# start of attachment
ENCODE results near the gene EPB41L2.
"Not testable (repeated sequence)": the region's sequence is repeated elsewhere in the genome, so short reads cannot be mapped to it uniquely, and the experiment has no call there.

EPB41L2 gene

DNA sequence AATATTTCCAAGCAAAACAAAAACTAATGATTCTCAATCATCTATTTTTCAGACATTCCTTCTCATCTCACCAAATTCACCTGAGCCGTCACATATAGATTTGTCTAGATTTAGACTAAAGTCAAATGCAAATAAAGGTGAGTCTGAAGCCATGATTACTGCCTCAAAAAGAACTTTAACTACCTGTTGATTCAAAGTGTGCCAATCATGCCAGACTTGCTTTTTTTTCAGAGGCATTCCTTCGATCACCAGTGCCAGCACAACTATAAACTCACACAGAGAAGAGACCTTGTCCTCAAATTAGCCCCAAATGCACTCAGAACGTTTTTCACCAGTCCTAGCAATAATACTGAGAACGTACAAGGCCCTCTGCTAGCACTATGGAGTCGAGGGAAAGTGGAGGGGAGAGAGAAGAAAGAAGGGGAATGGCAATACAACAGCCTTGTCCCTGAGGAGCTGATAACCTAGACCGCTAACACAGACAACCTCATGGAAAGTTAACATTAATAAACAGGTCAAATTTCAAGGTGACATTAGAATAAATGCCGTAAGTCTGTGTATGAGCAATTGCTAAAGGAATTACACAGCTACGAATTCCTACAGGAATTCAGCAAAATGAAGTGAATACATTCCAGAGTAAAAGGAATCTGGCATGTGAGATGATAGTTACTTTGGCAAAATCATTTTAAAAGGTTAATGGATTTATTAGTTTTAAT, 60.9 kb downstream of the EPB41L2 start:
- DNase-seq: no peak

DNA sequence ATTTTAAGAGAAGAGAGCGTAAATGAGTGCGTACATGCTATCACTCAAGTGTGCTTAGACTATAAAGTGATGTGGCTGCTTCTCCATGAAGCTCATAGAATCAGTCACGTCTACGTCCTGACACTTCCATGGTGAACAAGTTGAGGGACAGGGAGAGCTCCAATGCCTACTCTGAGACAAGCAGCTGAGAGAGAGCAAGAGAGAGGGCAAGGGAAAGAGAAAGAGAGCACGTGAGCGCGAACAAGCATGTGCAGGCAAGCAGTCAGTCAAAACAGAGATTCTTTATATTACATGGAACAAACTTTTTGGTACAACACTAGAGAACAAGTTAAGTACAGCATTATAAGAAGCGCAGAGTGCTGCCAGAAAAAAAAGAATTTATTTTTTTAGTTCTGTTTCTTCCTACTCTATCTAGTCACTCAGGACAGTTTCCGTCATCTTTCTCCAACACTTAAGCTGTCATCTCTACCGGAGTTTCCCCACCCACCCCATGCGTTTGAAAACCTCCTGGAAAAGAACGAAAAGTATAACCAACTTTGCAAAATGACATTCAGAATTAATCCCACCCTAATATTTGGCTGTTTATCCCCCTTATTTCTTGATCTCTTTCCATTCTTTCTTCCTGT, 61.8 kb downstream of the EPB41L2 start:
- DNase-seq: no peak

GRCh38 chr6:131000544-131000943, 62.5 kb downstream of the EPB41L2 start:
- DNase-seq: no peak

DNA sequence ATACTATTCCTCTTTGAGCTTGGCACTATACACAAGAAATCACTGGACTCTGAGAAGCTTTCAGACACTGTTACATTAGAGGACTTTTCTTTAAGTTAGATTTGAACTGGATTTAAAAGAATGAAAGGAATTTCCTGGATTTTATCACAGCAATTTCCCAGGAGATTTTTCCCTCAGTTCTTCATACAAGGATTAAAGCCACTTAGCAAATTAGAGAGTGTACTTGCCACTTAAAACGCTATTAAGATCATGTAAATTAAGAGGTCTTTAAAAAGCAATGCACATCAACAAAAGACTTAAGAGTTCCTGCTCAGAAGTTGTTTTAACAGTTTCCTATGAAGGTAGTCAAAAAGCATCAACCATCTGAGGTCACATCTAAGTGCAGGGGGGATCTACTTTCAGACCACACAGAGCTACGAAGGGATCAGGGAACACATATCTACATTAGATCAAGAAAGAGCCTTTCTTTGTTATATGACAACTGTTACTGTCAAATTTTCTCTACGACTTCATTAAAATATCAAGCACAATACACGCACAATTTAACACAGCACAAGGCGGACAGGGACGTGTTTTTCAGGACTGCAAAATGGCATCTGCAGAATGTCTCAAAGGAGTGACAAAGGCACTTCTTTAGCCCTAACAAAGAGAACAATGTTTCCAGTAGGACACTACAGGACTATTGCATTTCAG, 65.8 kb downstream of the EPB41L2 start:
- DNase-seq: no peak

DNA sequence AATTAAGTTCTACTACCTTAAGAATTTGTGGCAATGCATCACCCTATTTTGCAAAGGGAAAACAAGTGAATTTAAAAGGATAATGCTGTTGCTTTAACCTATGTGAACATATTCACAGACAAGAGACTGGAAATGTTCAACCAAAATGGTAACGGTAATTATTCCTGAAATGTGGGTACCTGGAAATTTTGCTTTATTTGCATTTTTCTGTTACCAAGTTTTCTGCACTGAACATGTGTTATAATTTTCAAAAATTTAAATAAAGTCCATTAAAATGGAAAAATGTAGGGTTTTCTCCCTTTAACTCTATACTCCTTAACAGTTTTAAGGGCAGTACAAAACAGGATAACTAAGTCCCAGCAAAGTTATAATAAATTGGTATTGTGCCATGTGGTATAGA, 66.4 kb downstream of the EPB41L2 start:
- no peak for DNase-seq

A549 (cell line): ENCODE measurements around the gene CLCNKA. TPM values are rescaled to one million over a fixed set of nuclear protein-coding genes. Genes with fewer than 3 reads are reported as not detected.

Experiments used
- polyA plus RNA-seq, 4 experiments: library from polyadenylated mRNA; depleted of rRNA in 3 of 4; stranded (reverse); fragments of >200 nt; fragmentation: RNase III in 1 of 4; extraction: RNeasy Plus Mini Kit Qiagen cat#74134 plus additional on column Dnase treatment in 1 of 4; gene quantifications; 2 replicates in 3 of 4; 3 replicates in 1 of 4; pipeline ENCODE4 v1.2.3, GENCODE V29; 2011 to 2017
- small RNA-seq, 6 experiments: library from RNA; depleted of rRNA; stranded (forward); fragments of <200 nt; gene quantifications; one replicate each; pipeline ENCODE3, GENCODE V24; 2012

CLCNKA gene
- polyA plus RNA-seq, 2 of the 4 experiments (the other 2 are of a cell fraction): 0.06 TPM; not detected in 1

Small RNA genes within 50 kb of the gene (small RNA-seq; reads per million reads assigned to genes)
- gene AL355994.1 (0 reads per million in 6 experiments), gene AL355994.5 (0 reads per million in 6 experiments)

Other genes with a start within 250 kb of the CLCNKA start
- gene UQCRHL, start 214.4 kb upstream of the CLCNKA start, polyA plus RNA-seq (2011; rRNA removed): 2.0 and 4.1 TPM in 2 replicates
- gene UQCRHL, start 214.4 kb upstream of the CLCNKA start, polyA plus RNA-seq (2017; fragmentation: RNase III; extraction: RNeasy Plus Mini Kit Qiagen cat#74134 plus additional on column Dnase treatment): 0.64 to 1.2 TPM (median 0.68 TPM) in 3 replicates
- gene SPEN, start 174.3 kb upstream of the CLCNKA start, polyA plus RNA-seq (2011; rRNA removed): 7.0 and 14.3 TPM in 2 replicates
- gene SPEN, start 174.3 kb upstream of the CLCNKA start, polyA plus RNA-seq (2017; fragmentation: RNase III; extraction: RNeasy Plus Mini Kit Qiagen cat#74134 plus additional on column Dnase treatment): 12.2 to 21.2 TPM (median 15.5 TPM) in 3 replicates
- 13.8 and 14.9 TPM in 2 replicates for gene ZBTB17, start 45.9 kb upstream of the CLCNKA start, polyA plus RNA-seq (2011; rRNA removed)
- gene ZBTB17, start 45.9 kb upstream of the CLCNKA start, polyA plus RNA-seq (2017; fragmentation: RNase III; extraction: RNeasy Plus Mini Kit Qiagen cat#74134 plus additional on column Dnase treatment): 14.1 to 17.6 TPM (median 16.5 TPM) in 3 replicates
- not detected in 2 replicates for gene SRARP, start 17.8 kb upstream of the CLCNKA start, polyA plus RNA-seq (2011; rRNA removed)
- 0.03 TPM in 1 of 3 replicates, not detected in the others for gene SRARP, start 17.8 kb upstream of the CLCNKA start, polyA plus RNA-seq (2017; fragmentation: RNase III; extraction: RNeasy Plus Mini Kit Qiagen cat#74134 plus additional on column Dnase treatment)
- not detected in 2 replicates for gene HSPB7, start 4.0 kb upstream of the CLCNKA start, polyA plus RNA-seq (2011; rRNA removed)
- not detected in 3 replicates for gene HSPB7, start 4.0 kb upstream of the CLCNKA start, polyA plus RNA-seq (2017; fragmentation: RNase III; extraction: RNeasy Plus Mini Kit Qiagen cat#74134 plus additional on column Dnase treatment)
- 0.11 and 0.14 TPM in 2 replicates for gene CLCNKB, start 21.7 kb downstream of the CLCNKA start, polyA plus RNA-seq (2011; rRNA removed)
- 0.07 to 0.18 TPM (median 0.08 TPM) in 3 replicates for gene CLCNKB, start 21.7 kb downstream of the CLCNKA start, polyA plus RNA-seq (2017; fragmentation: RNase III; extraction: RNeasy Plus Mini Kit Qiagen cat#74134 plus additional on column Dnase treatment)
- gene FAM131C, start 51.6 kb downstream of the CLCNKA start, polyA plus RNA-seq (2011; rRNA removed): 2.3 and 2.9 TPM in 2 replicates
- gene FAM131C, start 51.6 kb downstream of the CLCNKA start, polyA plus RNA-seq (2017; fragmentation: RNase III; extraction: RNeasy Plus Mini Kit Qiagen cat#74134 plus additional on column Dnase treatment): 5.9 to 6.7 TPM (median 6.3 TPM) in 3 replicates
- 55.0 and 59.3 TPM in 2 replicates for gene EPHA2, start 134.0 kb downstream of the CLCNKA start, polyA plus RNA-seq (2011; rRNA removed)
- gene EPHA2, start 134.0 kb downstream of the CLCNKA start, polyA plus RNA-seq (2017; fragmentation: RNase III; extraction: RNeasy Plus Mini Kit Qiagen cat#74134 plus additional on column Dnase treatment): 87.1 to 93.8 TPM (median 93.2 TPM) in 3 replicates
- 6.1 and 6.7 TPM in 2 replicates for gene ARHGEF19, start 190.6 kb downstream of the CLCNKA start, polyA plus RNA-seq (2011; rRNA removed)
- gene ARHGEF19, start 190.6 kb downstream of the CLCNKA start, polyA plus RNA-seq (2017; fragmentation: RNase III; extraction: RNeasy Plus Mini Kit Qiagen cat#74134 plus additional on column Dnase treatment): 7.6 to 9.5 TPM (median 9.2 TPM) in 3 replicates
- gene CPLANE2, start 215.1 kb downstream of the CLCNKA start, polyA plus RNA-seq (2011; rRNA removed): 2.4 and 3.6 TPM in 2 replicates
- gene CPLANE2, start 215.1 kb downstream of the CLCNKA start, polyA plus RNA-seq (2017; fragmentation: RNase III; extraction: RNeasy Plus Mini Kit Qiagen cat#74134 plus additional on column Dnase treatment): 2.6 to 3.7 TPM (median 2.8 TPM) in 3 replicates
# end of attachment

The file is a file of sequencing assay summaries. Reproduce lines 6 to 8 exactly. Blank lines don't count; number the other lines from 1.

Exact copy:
DNA sequence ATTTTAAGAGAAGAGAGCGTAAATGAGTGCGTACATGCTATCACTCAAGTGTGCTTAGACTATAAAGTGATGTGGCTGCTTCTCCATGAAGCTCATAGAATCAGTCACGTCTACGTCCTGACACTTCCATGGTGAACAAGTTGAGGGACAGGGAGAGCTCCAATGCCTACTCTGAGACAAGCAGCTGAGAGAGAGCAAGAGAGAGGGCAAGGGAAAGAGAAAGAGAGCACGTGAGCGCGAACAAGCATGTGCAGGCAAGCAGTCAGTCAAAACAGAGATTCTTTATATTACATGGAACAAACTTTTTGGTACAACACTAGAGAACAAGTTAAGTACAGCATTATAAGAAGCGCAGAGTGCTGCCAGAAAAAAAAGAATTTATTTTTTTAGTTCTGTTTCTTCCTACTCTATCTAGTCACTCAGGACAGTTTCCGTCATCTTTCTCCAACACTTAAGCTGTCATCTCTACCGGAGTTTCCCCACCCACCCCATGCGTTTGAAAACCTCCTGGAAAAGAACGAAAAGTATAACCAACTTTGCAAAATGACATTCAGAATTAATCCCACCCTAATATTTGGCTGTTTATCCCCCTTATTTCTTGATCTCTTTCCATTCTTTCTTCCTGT, 61.8 kb downstream of the EPB41L2 start:
- DNase-seq: no peak

GRCh38 chr6:131000544-131000943, 62.5 kb downstream of the EPB41L2 start: